Thanks for the comment, this has given me a lot to think about (as if the book didn’t already do just that).

      Happy reading!

  3. Good job on the post I really enjoyed it reading it. The part I found most interesting is when you proposed the questions

    Why did Miranda fall in love with Adam so quickly? Does she fall in love with Adam or her image of him? Can we assume that Miranda embraces him because of his purity and his adoption of the “American values” that she lacks?

    This is an aspect which I have not encountered during reading this novel and when you guys highlighted it, it made me second guess the idealistic picture of Adam I had in my mind. Because when someone is in love they tend to have a picture image of their loved ones and often are unaware of their faults. I do not think she embraces him because of him having all the values she lacks, I guess the answer is purely love.

    I also thought the part when you guys talked about eternity was very interesting. Indeed Adam and Miranda do feel to be immortal at some points and they also seem to acknowledge time differently than we do. They narrate 6 months as it was forever , my main concern about this part is when you further stretched this concept from being feeling time more slowly to Miranda narrating from the dead. To quote your exact words

    “Is Miranda dead when she narrates her account of the hospital towards the end of the book? Is she dead when she sees Adam and says that he was “a ghost but more alive than she was”?”

    I dont think this was the intention of the author when he wrote those words, I think what he meant by a ghost more alive than she was is to highlight the significance of Adam in Miranda’s life. Not the literal meaning of her being dead and therefore a ghost may indeed be more alive than she was.

    Lastly one thing I wanted to see in this post is the unique way it was narrated, it was narrated from Miranda’s point of view yet it was a mainly a third person narration and at some point this narration shifted to first person specially when Miranda was thinking about Adam. I believe you touched very very briefly on this when you said
    “The novel depicts a warping of Miranda’s dreams, her reality and her imagination. She constantly drifts in and out of sleep.”
    The narration take different forms when she is drifts in and out of sleep, I would have really liked it if you have gone into details of why these shifts occur.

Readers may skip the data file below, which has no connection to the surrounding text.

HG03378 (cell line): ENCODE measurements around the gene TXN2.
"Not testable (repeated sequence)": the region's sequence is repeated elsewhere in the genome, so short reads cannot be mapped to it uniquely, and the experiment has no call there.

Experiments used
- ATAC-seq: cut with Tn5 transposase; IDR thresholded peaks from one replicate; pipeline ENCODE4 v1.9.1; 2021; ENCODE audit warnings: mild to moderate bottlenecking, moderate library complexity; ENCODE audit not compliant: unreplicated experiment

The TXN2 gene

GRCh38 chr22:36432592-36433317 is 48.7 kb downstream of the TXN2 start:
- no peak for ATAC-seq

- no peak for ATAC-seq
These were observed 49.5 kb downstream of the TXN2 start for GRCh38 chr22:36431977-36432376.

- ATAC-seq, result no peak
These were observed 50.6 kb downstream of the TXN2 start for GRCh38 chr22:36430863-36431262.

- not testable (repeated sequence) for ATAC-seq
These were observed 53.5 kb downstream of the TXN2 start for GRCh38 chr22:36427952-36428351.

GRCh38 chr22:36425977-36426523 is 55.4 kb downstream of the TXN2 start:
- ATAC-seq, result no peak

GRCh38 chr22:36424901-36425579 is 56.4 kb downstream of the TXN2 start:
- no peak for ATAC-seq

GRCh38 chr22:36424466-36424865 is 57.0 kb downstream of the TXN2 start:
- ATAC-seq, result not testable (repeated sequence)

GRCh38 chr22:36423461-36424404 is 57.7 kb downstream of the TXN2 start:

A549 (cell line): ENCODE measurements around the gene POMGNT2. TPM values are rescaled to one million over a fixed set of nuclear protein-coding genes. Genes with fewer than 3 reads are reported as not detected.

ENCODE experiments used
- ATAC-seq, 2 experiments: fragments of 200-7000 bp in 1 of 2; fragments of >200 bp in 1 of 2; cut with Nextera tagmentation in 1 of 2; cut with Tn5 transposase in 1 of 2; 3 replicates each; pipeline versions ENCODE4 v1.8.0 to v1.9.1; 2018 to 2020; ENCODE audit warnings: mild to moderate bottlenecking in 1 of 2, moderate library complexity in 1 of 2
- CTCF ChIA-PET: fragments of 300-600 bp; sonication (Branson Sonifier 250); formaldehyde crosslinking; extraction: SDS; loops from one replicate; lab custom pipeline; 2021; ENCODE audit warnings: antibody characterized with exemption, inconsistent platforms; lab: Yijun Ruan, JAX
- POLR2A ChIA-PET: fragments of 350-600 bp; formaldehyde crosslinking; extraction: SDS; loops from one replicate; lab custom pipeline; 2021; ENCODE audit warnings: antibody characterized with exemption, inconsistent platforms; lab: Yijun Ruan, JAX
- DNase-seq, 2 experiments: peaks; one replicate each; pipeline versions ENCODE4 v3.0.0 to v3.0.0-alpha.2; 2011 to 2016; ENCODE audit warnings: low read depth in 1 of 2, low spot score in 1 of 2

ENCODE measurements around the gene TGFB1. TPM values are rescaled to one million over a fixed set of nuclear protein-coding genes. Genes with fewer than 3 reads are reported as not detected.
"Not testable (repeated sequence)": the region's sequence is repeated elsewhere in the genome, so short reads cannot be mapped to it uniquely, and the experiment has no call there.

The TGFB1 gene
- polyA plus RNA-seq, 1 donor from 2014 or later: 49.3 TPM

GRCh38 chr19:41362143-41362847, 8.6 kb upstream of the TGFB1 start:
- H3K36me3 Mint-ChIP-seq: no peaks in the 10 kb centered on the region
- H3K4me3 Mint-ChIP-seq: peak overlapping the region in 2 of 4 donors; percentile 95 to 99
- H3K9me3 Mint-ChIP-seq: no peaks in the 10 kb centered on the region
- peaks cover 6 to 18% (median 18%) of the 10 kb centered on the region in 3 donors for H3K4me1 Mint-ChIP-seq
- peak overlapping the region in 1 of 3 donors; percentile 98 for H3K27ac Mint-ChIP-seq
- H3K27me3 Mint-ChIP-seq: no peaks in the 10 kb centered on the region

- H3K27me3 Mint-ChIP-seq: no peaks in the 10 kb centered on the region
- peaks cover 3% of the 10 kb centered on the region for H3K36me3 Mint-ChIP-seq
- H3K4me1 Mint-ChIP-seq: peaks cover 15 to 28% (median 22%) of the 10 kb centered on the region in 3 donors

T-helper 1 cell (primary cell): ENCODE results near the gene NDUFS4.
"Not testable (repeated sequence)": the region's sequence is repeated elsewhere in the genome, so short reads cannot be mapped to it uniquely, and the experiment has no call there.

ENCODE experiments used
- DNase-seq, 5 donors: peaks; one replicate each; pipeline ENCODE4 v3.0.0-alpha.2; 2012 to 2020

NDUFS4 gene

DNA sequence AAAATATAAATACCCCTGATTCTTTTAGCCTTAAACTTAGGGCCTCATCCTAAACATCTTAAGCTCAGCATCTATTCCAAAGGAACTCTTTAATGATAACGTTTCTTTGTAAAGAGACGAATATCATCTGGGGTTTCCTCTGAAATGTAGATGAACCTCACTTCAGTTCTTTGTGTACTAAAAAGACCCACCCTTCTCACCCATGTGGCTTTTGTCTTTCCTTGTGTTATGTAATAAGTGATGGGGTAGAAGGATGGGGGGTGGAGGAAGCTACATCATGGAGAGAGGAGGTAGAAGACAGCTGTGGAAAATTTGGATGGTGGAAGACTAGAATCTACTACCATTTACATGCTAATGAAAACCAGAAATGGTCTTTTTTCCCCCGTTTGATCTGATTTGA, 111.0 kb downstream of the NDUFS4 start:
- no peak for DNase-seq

My best,
    Ali Tarek Talaat Abdallah Hassan Hussien Abouelatta Abouismail

    • Hi Ali,

      Thank you so much for your comment! I am really glad that you enjoy reading our post.

      First, I personally cannot see Miranda’s ‘pure love’ towards Adam. Well, I guess that my question is whether love can really be ‘pure’ or not? By saying that, I want to point out that love has reasons. I still do not believe that Miranda falls in love with Adam at the first sight and plans to use her whole life to memorize this arbitrary and short-termed love. Miranda is attracted by Adam because of some reasons. I assume that these reasons may be Adam’s representation of the true American values, that Miranda pretends that she is indifferent to. Therefore, her love with Adam reveal a confused state in Miranda’s depth of heart. She does not really know herself. She is unconsciously affected by the social environment.

      Also, thank you so much for pointing out the first person and third person narration in this book. I also do not have a standard answer for this question and am also confused by the shifts. However, I may propose that first person narration is crucial to this novel because this story mainly emphasizes Miranda’s mental struggles. The actual story line is relatively simple. Sometimes, however, first person narration can let the novel be lack of details and factual explanations, which can also be important to the story development. In order to make the story more complete, the author decided to add some environmental descriptions and details to this novel by not adopting a story only from Miranda’s own perspective.